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Staff highlights from 2017: Andrew Stride on Pierre Henry

Bluecoat turns 300 this year, and throughout 2017 there have been a series of exhibitions and events to mark this major anniversary. Below, local musician and Bluecoat Engagement Assistant, Andrew Stride writes about his personal highlight of the year, Pierre Henry’s The Liverpool Mass at the Liverpool Metropolitan Cathedral.

His piece is made all the more poignant by the fact that Pierre Henry sadly passed away in July at the age of 89. The musique concrete pioneer was pleased that The Liverpool Mass had finally been performed as intended. Bluecoat was privileged to work with him on the presentation of his masterpiece, and is thankful to everyone who helped realise the project.

As a pioneer of musique concrète his work continues to resonate and have a profound impact on music today.

Better late than never: The Liverpool Mass finally performed in its intended setting, with all surrounding ceremony.

Fifty years ago this year, Liverpool’s Metropolitan Cathedral sought to be ambitious with their inauguration ceremony. Borne out of the 60s’ air of creativity and boundary-breaking spirit, the Cathedral commissioned Pierre Henry to produce the world’s first electronic mass to be interpreted through contemporary dance. As it happened, the mass didn’t arrive in time to debut at the inauguration, and so it was with excitement and a strong sense of ceremony and historicity that Bluecoat presented Messe de Liverpool at the Metropolitan Cathedral on 13th May 2017, also the 300th anniversary of the Bluecoat.

The evening began with several speeches, each shedding a different light on the programme. The scene is set as Mary Cloake, Bluecoat Chief Executive, Bryan Biggs, Bluecoat Artistic Director, and Mark Goodall, University of Bradford Senior Lecturer, paint the picture of the ceremonious circumstance surrounding Messe de Liverpool, Pierre Henry and the Metropolitan Cathedral. The timely revival sits alongside celebrations of the city’s rich artistic history taking place this year, as part of the 50 Summers of Love.

The first drop of music to permeate the Cathedral space is the bold opening material of Epplay and Takahashi’s HAPAX III [a Liverpool Requiem] – a snippet of the first ‘hey’ from the Beatles’ Hey Jude. The musique concrète work forms a dynamic soundscape of Liverpool’s past; the Parisian sound designers give a glimpse into an outsider’s perspective of the city and its history, weaving together found sounds from industry and culture alike.

As the pair diffused the piece through the forty loudspeakers configured around the Cathedral, they showcased the wondrous space, and made clever use of the 7-second reverb time with dramatic and varied spatialisation. It was very clear that this was a piece by two composers; there often seemed to be two strands operating quite independently, providing busyness but perhaps restricting the piece from being too focused. Just as the space requires a pause to allow the sound to die, so the audience appreciated the breathing space of an intermission after the extensive sonic journey of HAPAX III.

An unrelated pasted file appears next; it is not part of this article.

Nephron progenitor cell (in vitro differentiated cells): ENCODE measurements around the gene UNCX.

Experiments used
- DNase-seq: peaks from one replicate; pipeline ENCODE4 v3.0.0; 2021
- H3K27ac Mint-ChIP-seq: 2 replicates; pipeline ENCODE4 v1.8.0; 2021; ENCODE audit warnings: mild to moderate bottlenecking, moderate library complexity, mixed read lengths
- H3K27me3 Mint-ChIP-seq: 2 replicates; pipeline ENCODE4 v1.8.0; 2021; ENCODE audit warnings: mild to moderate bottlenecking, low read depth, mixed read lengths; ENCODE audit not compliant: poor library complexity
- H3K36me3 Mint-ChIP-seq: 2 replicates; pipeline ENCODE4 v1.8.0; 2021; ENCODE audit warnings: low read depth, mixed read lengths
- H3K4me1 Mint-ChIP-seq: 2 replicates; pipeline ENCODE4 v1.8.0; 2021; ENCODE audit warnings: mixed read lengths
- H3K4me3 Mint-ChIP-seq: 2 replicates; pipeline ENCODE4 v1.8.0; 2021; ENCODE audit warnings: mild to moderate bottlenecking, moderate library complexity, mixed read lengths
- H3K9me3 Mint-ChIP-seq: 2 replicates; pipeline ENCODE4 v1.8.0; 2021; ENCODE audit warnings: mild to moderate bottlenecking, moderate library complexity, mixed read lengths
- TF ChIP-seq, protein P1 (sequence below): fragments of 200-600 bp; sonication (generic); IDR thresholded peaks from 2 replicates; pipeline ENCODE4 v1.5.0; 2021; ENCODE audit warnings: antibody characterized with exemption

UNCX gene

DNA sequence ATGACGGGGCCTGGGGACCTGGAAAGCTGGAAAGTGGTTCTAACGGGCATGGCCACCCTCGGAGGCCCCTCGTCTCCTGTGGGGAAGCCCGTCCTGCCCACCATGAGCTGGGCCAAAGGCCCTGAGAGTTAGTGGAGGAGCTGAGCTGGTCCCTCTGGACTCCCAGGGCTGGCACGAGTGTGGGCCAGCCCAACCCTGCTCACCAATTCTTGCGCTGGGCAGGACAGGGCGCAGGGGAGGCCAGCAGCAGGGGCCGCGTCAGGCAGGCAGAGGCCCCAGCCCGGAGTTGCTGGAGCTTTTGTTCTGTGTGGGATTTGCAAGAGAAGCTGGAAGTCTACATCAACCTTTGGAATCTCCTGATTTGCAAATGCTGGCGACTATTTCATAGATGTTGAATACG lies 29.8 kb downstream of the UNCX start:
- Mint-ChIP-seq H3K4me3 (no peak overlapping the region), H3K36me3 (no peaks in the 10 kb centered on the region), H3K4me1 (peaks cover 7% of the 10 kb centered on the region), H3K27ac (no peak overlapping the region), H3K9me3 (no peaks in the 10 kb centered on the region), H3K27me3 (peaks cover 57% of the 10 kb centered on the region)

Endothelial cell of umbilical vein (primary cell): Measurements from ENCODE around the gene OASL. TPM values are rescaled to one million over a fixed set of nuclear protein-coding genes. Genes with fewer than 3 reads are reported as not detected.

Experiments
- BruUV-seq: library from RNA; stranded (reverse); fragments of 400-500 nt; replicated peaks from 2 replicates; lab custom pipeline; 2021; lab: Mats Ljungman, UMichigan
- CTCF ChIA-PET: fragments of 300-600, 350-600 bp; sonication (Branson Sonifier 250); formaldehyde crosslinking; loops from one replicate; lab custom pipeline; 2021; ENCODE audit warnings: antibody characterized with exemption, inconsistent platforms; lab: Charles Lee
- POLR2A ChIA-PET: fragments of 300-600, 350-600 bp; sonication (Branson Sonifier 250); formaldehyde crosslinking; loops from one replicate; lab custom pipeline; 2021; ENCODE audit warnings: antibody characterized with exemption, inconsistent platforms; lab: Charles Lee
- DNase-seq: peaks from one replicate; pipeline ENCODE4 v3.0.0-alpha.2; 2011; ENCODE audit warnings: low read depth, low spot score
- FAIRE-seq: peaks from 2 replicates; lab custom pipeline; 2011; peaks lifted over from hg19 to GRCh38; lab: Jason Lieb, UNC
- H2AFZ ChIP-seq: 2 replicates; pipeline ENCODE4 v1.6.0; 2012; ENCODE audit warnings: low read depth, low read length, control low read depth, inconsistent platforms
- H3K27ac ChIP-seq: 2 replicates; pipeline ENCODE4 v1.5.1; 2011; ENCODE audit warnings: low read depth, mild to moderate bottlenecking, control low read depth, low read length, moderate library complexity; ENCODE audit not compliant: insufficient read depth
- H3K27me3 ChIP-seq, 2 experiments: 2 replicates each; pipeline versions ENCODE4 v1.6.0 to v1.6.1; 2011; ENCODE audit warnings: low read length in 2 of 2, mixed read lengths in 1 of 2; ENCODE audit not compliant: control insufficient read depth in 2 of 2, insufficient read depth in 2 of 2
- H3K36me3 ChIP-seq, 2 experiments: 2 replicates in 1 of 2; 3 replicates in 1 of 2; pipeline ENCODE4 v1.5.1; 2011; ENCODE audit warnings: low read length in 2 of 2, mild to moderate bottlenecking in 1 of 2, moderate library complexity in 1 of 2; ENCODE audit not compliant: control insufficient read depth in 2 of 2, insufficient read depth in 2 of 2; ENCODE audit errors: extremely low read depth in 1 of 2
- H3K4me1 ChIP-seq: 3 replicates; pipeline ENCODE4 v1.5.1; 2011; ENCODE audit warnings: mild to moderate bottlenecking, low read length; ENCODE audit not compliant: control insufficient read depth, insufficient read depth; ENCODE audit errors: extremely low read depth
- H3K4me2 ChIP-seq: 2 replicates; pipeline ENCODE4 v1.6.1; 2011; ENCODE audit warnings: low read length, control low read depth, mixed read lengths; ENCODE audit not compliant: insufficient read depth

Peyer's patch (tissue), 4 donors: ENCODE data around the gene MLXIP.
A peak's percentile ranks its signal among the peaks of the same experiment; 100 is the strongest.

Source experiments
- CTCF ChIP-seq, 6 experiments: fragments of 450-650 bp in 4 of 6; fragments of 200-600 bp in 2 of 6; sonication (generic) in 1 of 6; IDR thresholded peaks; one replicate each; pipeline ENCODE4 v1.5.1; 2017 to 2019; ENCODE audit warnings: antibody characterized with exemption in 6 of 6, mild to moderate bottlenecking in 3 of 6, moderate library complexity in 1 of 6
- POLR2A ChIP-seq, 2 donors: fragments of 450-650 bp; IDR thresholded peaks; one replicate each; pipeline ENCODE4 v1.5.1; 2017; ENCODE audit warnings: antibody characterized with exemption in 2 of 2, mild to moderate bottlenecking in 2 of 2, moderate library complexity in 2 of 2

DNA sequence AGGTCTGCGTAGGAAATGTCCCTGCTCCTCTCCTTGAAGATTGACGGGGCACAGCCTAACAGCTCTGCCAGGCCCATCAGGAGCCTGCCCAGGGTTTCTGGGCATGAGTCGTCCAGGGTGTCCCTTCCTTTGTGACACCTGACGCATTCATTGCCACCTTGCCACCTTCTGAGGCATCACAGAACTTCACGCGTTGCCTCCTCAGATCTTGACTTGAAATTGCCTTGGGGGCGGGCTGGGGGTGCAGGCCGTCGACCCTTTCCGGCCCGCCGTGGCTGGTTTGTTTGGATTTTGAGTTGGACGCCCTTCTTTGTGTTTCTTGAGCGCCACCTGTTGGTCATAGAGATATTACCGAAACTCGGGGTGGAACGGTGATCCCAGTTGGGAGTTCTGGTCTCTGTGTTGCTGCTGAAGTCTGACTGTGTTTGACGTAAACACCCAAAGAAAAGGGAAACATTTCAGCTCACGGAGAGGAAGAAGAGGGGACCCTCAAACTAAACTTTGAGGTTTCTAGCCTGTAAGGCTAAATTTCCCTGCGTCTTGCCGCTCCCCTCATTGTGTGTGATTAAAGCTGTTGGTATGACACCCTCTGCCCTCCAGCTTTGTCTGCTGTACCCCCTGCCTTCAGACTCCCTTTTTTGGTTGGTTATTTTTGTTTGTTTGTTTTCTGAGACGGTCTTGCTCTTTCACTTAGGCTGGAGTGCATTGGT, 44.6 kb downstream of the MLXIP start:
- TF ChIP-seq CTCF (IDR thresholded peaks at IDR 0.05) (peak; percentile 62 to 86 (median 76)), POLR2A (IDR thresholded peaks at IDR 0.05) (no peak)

Jarvis Cocker’s appearance provided an air of inclusivity and a route into the genre for those with whom it is unfamiliar. Anecdotes about experiencing Henry’s music and his visit to the composer’s home allowed the audience to warm to the composer, and he eased the audience into the idea of a performance with no central visual element to focus on. Similarly, Bill Harpe, Director of the Black-E and choreographer for the 1967 inauguration ceremony, shared his memories of Pierre Henry getting to know the Cathedral space by shouting and clapping and observing the echoes and reverberations. The Messe de Liverpool was composed with this particular space in mind, and furthermore Thierry Balasse, a long-standing collaborator of Henry, was present to perform the piece using the specially created speaker set-up, giving the evening a firmly authentic fingerprint.

Where HAPAX III was far-reaching in its sources for sonic material, Messe de Liverpool was focused on a small selection of sounds – mostly the human voice, choosing in-depth exploration over vast soundscapes. To this end the piece showcases Henry’s compositional skill, in achieving a vast array of sonic outcomes with a small palette of sources, while maintaining the listener’s attention. Over the course of the six movements we are taken on a spiritual journey, through moods of sombre ritual, restful lullaby, frenetic excitement, and jubilant worship, all with the three central components of a meditational human voice, strings and percussion.

The two pieces complimented each other harmoniously; where Messe de Liverpool showed what was possible even with the technical limitations of its time – the laborious manual manipulation of audio tape, for example, HAPAX III breathed the fresh air of contemporary techniques and technology, showing how far the genre has developed. Together with the surrounding speeches, the evening was a replete and well-crafted celebration of everything Liverpool, artistic and spiritual.


If you would like to learn more about Pierre Henry and The Liverpool Mass, read the blog about Henry by our Artistic Director, Bryan Biggs.

Tags:Performance

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Liverpool’s centre for the contemporary arts, Bluecoat showcases talent across visual art, music, dance, live art and literature. As the most ...

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